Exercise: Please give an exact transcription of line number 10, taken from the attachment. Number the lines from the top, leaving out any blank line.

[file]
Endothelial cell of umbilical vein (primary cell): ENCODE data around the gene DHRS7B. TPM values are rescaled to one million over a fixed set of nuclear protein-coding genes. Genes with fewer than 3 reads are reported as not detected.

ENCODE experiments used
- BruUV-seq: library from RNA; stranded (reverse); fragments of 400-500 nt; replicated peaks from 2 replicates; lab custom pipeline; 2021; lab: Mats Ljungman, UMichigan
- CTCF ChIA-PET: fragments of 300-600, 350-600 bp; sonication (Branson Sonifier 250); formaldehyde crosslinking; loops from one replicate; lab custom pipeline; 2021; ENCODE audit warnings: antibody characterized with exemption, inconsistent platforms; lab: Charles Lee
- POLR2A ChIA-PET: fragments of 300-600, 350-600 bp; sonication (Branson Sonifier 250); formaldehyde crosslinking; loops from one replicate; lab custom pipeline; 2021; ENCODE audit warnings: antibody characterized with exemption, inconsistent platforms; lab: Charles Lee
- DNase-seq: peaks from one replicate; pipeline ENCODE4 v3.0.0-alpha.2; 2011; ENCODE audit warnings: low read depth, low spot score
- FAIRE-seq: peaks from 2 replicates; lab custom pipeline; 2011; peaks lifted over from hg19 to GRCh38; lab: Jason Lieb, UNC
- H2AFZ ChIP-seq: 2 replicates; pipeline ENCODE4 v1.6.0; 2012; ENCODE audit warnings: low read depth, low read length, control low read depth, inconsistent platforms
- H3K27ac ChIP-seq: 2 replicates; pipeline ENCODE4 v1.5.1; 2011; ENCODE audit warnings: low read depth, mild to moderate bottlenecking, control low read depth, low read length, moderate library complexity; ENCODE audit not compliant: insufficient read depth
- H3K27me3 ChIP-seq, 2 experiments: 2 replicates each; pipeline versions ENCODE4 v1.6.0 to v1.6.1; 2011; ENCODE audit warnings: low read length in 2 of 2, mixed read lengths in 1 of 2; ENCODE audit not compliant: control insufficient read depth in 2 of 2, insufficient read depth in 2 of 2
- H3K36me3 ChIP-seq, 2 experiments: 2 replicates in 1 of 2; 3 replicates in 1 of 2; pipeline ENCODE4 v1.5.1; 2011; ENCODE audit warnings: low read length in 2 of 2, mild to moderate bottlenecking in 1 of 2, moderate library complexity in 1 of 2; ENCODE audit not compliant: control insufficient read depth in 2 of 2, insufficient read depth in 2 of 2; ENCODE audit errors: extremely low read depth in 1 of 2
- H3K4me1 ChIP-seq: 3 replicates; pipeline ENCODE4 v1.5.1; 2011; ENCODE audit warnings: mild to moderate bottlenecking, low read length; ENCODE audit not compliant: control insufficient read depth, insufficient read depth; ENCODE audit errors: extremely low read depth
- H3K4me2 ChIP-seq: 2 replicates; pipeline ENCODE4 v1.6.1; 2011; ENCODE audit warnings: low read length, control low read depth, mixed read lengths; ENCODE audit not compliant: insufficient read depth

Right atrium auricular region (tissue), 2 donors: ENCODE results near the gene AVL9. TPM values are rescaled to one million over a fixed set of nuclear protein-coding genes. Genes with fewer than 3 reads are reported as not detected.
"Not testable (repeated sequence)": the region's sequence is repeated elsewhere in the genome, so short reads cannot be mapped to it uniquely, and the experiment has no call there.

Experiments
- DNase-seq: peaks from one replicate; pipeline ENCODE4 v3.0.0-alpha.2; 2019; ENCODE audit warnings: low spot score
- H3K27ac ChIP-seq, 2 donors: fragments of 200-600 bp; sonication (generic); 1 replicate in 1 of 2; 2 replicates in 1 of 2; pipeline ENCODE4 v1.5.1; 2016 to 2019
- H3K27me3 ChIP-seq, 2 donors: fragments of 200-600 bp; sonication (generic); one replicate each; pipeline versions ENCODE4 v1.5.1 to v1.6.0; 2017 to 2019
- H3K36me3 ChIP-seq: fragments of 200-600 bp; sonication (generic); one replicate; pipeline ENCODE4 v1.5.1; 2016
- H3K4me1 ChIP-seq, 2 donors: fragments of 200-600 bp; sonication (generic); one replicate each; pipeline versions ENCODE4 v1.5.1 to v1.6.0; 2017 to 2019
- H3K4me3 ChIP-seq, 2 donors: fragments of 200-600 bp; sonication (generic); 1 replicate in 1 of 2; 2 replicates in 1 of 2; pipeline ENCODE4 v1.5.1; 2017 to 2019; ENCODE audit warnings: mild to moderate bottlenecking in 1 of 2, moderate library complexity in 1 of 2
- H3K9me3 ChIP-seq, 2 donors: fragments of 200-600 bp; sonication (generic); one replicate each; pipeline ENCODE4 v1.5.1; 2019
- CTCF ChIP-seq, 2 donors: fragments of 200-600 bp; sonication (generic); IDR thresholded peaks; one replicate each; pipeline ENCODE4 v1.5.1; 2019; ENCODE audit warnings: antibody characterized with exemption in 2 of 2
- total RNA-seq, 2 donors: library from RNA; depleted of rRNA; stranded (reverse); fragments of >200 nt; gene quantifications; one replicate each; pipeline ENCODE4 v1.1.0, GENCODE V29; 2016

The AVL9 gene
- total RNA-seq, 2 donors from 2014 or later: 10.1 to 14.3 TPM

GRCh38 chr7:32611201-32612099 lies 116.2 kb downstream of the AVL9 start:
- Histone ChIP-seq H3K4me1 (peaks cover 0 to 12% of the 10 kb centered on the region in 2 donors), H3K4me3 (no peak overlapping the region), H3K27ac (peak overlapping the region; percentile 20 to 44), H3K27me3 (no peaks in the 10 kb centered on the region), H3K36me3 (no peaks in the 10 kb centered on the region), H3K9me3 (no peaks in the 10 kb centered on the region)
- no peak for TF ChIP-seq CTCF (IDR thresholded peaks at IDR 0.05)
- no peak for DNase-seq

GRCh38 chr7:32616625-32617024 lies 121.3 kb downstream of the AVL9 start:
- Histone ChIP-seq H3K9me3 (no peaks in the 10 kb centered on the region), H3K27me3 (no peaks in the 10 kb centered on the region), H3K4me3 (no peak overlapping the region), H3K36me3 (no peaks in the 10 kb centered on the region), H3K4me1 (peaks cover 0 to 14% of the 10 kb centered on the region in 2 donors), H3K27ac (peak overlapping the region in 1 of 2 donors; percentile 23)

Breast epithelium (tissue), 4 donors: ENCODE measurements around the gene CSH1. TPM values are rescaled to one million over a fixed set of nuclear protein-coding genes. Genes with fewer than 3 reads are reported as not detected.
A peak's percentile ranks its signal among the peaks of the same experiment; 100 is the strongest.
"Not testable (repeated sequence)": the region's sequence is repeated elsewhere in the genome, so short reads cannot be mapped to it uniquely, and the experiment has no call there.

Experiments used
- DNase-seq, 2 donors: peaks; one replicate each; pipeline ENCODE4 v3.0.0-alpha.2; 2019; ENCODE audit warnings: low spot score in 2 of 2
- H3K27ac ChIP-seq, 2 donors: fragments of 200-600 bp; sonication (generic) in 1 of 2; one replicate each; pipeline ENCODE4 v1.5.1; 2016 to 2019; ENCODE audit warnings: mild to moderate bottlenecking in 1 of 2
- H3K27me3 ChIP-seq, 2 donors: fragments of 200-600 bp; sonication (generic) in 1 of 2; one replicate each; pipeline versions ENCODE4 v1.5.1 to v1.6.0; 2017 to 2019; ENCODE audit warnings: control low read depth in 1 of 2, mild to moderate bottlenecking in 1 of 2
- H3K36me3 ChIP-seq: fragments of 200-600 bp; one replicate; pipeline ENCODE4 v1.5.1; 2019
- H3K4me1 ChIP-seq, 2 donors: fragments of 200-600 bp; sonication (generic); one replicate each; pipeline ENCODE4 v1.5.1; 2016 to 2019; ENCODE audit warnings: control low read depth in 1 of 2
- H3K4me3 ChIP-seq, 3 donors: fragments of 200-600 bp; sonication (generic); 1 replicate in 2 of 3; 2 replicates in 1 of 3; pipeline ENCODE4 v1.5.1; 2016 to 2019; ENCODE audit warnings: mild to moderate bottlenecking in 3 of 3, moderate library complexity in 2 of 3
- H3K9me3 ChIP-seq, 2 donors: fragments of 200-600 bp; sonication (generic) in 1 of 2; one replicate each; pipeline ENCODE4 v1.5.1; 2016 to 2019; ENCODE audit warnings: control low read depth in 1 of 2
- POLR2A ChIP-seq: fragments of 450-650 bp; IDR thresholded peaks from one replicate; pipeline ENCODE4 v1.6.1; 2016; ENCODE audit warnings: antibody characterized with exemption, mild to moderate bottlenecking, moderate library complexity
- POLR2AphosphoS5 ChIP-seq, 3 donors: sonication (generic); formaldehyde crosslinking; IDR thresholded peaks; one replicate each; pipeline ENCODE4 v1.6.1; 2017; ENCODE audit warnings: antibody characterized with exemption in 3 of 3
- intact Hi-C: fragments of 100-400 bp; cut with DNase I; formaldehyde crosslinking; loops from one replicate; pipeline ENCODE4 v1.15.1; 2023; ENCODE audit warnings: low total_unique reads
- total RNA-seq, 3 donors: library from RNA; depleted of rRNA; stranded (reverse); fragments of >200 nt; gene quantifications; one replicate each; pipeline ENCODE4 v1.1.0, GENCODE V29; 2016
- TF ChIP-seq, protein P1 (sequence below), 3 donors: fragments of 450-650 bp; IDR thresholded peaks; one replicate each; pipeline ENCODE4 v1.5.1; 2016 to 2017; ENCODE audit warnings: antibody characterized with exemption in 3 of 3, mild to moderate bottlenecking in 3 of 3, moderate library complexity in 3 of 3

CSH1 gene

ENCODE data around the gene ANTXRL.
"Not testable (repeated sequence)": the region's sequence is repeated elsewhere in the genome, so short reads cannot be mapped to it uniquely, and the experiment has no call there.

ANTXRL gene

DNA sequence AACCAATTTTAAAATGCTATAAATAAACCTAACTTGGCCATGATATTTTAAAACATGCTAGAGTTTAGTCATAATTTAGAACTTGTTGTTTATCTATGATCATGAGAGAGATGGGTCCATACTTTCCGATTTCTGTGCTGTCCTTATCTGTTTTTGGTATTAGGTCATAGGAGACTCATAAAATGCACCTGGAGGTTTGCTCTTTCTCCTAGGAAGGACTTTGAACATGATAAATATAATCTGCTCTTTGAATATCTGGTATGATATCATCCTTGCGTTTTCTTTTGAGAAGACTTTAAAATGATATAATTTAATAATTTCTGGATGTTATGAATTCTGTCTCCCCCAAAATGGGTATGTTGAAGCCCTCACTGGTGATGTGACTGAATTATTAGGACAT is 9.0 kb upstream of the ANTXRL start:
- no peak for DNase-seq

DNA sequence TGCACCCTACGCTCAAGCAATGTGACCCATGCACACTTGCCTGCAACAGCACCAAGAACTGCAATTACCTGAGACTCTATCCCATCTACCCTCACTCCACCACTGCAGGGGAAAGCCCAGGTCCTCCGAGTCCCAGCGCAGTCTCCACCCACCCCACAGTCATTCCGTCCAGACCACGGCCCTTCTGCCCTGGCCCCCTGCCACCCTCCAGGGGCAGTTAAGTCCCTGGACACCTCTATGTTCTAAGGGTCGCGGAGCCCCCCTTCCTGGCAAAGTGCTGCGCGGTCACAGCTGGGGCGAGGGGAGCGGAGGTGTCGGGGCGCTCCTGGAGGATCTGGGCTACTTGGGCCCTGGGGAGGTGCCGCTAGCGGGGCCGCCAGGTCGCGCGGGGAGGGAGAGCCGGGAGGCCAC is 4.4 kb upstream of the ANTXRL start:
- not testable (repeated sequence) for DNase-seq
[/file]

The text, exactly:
- H3K27me3 ChIP-seq, 2 experiments: 2 replicates each; pipeline versions ENCODE4 v1.6.0 to v1.6.1; 2011; ENCODE audit warnings: low read length in 2 of 2, mixed read lengths in 1 of 2; ENCODE audit not compliant: control insufficient read depth in 2 of 2, insufficient read depth in 2 of 2